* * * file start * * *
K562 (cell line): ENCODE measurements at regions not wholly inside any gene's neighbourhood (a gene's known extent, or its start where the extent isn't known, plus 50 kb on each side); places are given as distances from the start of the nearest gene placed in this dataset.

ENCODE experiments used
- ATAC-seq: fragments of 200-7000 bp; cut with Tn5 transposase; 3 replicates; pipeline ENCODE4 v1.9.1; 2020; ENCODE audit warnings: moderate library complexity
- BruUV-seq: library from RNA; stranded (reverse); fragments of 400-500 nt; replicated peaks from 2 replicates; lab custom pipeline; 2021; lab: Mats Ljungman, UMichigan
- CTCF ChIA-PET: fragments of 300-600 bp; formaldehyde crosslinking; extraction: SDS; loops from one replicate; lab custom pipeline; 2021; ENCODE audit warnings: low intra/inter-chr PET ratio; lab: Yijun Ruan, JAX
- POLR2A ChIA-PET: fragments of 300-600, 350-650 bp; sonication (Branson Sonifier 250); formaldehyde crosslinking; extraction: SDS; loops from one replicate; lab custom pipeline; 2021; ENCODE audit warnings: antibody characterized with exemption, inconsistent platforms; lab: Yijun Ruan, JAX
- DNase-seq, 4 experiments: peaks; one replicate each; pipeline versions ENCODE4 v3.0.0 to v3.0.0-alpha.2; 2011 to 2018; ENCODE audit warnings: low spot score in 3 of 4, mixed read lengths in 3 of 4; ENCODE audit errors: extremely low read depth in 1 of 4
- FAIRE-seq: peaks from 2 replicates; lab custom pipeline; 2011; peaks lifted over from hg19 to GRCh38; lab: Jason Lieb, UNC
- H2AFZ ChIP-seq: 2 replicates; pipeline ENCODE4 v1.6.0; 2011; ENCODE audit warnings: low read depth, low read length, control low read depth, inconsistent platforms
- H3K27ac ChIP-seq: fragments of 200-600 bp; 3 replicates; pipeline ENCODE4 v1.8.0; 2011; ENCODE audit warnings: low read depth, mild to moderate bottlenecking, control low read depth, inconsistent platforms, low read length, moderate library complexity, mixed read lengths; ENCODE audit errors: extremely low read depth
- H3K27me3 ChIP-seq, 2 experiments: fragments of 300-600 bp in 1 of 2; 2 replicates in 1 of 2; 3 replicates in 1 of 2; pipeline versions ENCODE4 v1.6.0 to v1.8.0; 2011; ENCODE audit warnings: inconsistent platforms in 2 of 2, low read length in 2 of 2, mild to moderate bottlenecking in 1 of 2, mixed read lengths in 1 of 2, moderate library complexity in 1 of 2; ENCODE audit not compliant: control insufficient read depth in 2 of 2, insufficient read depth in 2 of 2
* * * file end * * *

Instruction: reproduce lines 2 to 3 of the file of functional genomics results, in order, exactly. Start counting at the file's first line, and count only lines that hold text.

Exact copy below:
ENCODE experiments used
- ATAC-seq: fragments of 200-7000 bp; cut with Tn5 transposase; 3 replicates; pipeline ENCODE4 v1.9.1; 2020; ENCODE audit warnings: moderate library complexity